Kids Motherhood

Why I’m Perfectly Okay With My Average Parenting Goals This Year

Why I’m Perfectly Okay With My Average Parenting Goals This Year www.herviewfromhome.com
Written by Susan Narjala

It’s the eve of back-to-school. I’ve labeled books and bags, filled up BPA-free water bottles and made sure there are enough pairs of matching socks for the next few days.

We sit our two elementary school-age kidlings down and lecture them on our expectations this year.

They will bounce out of bed with a happy “good morning” at 6:30 a.m.

There will be no whining at breakfast. You get what you get.  

The morning routine will take place without argument and without parental intervention.

This is the year they will practice the piano consistently. They will also learn to play the ukulele and the drums.

Kid 1 will be in soccer. Kid 2 in gymnastics. Both will learn to play badminton and to skate.

And homework. That will happen every evening between the exact hours of 4:30 and 5:30 pm.

As for screen time? Absolutely nothing, nada till the weekend.

We are also going to eat healthy this year. In fact, we’ll be having fresh fruit for dessert every evening.

(And all of this will happen while mama makes her 10,000 step goal on her Fitbit every single day, while swearing off carbs and sugar.)

Yes, I was the very picture of the overachieving, perfectionist mama. It’s my start-of-the-school-year-avatar. It’s like the New-Year-resolutions mama failed, went into hibernation – and came back with a double dose of enthusiasm. It’s when my expectations scrape the sky. When lunchboxes are packed with personalized notes. When uniforms don’t have ketchup and chocolate stains on them.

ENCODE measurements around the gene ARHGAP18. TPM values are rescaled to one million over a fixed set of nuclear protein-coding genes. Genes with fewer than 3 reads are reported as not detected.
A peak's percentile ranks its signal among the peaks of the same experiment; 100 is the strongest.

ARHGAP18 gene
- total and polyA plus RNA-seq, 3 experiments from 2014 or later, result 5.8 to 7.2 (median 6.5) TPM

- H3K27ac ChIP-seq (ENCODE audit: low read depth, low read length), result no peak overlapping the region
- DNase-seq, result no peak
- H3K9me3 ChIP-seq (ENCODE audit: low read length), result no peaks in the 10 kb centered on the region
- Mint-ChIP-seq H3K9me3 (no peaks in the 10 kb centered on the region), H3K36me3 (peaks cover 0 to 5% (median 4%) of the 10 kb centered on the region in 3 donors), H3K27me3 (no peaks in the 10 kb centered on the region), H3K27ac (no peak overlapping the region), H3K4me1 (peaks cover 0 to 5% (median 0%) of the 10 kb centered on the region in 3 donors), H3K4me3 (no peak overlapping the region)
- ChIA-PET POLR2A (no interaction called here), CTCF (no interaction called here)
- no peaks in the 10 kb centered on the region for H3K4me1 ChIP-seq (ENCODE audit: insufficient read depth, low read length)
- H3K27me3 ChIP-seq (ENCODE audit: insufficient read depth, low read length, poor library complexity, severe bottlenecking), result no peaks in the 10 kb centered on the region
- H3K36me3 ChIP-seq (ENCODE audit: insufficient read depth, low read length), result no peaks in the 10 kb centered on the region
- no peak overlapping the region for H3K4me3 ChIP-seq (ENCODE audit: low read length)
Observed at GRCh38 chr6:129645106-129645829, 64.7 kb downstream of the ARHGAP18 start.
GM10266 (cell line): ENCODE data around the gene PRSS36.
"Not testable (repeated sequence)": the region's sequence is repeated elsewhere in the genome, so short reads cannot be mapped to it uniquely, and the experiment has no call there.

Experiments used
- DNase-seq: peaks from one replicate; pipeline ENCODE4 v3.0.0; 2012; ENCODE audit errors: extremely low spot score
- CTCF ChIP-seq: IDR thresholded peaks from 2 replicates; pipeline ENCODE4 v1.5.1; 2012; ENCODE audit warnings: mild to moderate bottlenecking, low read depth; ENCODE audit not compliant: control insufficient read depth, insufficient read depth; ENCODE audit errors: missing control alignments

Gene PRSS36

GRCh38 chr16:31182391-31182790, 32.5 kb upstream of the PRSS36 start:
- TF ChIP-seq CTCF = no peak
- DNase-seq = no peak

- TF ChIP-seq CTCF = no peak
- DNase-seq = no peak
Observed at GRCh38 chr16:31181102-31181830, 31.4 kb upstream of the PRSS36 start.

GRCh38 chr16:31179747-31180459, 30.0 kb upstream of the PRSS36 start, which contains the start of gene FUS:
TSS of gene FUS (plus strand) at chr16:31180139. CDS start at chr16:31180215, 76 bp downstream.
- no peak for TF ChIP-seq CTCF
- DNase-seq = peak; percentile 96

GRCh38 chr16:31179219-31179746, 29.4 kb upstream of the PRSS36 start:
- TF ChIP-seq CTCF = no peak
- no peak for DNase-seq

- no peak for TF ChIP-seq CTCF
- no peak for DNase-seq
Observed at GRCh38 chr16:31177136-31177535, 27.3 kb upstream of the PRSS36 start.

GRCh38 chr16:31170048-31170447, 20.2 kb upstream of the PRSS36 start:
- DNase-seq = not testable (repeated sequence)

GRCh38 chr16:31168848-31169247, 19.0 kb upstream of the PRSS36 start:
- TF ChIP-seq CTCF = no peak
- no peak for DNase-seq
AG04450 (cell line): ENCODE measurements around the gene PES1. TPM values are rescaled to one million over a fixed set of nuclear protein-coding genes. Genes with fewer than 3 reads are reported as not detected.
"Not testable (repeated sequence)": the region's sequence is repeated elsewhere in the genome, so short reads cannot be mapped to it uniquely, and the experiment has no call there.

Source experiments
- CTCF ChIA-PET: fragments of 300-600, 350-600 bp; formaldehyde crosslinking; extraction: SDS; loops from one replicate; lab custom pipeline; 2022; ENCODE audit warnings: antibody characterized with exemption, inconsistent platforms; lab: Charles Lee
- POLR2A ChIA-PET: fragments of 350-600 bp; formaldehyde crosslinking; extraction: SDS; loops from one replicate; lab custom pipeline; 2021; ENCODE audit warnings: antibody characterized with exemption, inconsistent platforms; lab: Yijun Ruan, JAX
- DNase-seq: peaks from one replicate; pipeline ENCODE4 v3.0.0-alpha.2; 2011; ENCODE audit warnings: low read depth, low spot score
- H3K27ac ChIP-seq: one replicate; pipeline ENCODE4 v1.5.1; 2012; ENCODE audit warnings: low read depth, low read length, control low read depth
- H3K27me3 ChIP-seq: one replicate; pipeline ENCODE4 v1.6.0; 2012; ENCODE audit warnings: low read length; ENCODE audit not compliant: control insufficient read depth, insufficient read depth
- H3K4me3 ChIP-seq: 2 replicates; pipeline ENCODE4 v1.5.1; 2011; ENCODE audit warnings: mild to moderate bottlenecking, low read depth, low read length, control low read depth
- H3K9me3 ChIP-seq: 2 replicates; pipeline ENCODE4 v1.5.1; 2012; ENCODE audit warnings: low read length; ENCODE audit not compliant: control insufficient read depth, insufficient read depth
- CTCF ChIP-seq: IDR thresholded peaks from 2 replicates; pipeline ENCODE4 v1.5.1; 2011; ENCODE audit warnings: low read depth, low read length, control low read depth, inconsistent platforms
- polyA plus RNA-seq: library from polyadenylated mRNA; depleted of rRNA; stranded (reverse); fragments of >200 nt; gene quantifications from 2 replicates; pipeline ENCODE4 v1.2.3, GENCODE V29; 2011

When I know that it’s only a matter of time before real life happens.

Because there are going to be mornings when we’re going to hit the snooze button too many times.

There are going to be many, many breakfasts with sugary cereal and not the overnight oats with chia seeds and fresh raspberries that I’d envisioned.

There’s going to be yelling at the top of the stairs: I can’t find my fill-in-the-blank.

There’s going to be missed homework and forgotten science projects.

There’s going to be days when the piano, the ukulele, and the drums will lie forlornly untouched, gathering dust bunnies.

There are going to be “forget your shower and just get in bed” days.

There’s going to be days when my Fitbit will look at me accusingly from my nightstand.

There’s are definitely going to be grab-handfuls-of-chocolate-chips-when-no-one’s-watching days (at least for mama).

In other words, there’s going to be real. And that’s perfectly okay.

This year, I choose practical over perfect.

This year, I choose average over achievement.

This year, I choose ‘good enough’ over guilt.

Sure, there’ll still be expectations and I do hope for excellence (where it counts). But I won’t hold myself – or my kids – to a standard where either of us feels “less than” if we don’t make it.

So this year, I look forward to the messes and the beauty of real life. Because I’m in the business of raising kids. And what matters most to them is not that they can play three instruments and two sports. But that they are raised in a home where love trumps performance.

Now, quick, where’s my stash of chocolate chips before my munchkins tumble through that front door?

About the author

Susan Narjala

When she’s not smuggling chocolate past her kids or drinking gallons of coffee, Susan Narjala can be found writing, baking and (thinking about) working out. She grew up in India, lived in Portland, Oregon, for the last ten years and is now back in India with her family. She finds nuggets of humor in the everyday, and writes about it on her blog http://www.susannarjala.com/. She also works as a writer for a non-profit http://www.uandi.org.in/ that helps educate underprivileged children in India.